Mickelson inspired as McIlroy stutters in Deutsche Championship
Northern Irishman trails by seven shots after rollercoaster round at TPC Boston
Tiger Woods (right) and Phil Mickelson of the USA on the 11th green during the first round of the Deutsche Bank Championship at TPC Boston in Norton, Massachusetts. Photograph: Jim Rogash/Getty Images
Rory McIlroy continues to blow hot and cold. As Phil Mickelson outgunned playing partner Tiger Woods to shoot an opening round 63, eight-under-par, to assume the first round lead in the Deutsche Bank championship at TPC Boston in Massachusetts, the 24-year-old Ulsterman – defending the title – shot a 70 that showed the Jekyll and Hyde nature of his current game.
Although Mickelson used the clubs in his bag like magic wands in fashioning a spectacular 63, McIlroy had a rollercoaster round. When he suffered a bogey on the drivable 298 yards fourth hole, his 13th, where he took two shots to escape a greenside bunker, McIlroy’s reaction was to roll up the sleeves and finish in some style with birdies coming in on the sixth, from 12 feet, and par five seventh where he hit a three-wood approach from 276 yards to find the green in two and two-putted.
He finished with a bogey on the ninth, however, where he overshot the green into thick greenside rough.
McIlroy had opened with a birdie on the 10th, hitting his approach from 155 yards to four feet, and added a further birdie on the 12th but the topsy-turvy nature of his round was demonstrated with bogeys on the 14th (where he found a greenside bunker) and 16th (when he three-putted). A birdie on the 18th was followed by a bogey on the first (another three-putt) and a birdie on the second.
Graeme McDowell, who missed the cut in the Barclays last week, the first of the season-ending FedEx Cup playoff tournaments, again struggled to recapture the form that has seen him win three times on tour this season. McDowell had three birdies and four bogeys in an opening round of 72. “I struggled to get any momentum going,” admitted McDowell.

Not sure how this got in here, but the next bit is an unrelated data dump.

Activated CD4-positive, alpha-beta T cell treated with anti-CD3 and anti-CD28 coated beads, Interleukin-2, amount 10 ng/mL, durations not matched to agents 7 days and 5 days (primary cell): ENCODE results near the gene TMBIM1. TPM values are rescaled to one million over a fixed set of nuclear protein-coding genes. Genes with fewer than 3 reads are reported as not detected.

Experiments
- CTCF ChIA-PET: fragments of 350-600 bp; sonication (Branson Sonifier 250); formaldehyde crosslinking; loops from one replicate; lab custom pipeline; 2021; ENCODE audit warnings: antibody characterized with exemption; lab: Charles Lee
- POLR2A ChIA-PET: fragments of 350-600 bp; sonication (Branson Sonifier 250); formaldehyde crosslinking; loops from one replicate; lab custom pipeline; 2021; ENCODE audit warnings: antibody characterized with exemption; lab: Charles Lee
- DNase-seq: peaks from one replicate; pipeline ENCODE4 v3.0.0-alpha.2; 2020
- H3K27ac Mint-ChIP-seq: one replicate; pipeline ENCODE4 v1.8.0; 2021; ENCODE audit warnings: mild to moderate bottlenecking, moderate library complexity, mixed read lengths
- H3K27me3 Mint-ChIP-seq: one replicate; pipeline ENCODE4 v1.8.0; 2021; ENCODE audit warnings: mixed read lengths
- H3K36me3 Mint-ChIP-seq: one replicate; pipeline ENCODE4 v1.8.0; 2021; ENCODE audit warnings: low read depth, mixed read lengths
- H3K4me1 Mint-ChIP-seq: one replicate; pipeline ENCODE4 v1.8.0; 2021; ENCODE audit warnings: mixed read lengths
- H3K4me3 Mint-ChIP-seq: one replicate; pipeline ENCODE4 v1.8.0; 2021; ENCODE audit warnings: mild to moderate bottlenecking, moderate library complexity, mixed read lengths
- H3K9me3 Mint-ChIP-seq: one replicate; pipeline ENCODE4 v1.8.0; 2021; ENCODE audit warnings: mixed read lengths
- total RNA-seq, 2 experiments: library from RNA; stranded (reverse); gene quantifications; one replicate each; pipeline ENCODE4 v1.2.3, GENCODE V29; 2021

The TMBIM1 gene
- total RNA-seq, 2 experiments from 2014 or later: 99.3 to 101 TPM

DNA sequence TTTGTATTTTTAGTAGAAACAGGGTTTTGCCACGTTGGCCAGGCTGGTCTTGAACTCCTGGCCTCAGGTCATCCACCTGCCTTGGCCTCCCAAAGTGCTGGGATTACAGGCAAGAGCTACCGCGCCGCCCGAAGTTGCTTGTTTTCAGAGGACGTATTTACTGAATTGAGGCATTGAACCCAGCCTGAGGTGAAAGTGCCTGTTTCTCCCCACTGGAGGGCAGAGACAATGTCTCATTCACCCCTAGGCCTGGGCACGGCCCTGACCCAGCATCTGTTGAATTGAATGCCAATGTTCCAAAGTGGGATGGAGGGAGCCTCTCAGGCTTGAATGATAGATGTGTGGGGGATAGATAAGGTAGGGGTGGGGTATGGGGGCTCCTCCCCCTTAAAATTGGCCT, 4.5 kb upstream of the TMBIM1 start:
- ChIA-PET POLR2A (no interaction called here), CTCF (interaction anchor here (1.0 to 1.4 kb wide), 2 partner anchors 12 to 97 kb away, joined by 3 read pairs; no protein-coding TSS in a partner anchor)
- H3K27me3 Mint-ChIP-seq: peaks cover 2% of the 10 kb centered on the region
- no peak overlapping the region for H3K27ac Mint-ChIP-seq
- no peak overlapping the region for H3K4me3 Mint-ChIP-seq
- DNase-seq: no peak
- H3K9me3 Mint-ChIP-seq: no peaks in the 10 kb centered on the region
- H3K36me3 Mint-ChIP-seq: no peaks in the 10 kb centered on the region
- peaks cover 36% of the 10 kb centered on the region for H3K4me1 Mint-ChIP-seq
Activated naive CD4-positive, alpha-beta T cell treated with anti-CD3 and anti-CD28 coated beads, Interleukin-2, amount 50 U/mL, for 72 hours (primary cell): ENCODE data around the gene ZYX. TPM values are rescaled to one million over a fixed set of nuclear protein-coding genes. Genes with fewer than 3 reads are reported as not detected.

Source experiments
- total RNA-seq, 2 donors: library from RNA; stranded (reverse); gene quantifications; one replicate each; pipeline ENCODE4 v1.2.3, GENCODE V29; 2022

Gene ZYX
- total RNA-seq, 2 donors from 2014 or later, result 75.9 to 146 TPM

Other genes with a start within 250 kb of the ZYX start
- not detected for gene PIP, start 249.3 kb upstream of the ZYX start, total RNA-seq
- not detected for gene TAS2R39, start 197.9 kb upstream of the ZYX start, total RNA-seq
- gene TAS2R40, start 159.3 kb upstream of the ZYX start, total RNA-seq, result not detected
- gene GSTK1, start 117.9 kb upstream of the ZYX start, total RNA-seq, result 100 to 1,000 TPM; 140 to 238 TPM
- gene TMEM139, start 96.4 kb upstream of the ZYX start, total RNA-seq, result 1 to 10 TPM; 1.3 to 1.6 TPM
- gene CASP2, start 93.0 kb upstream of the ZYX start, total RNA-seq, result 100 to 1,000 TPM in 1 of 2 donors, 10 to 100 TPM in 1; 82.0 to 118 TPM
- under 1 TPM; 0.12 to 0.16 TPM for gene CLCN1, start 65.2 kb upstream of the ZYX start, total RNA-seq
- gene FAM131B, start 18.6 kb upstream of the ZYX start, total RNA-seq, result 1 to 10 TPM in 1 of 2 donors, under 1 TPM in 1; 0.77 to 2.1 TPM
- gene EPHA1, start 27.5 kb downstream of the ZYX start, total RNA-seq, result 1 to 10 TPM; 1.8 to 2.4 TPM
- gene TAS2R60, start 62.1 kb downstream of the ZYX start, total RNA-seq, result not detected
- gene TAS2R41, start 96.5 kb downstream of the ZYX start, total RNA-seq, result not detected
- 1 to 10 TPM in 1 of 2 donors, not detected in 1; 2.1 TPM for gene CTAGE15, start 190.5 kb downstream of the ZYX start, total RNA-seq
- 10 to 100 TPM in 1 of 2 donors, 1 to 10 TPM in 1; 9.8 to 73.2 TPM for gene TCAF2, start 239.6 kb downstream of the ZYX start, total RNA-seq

Mickelson had no problems finding momentum, as the British Open champion continued his good recent form. And, again, when in the company of Woods, Mickelson delivered. Asked if playing with Woods brought out the best in him, Mickelson admitted: “It’s hard to think any differently.”
For much of the round, Mickelson’s 63 looked as if it would be even better. Earlier this season, Mickelson shot 60 in the first round of the Phoenix Open and, for a time, a sub-60 looked on the cards as he turned in 28 strokes which matched his lowest career nine (in the 1997 Las Vegas Invitational).
After his birdie on the 17th, his eighth hole, which put him six under on his round to that point, Mickelson felt he had a chance to “go really low.” But he bogeyed the first, his 10th, with a poor wedge shot and, although he bounced back for an eagle on the second, the magical 59 proved to be an elusive goal as he parred the next five holes before a birdie at the eighth was followed by a finishing bogey on the ninth.
Mickelson claimed that he knew the 59 was out of reach when he failed to birdie the short par four fourth hole, where his drive hung in the fringe around a greenside bunker and he failed to reach the green with his next shot. “I wasn’t too worried about shooting 59,” claimed Mickelson, who is focused on adding the FedEx title to his Claret Jug. “My game clicked last week (in the Barclays) and I feel like these next three weeks I’m going to play very well. I can just feel it.”
Mickelson took a one-stroke lead in the clubhouse over in-form Kevin Stadler, who shot 64. Hunter Mahan opened with a 65, and world number one Woods, who has recovered from a back injury that threatened his participation in the second of the four FedEx Cup events, shot a 68.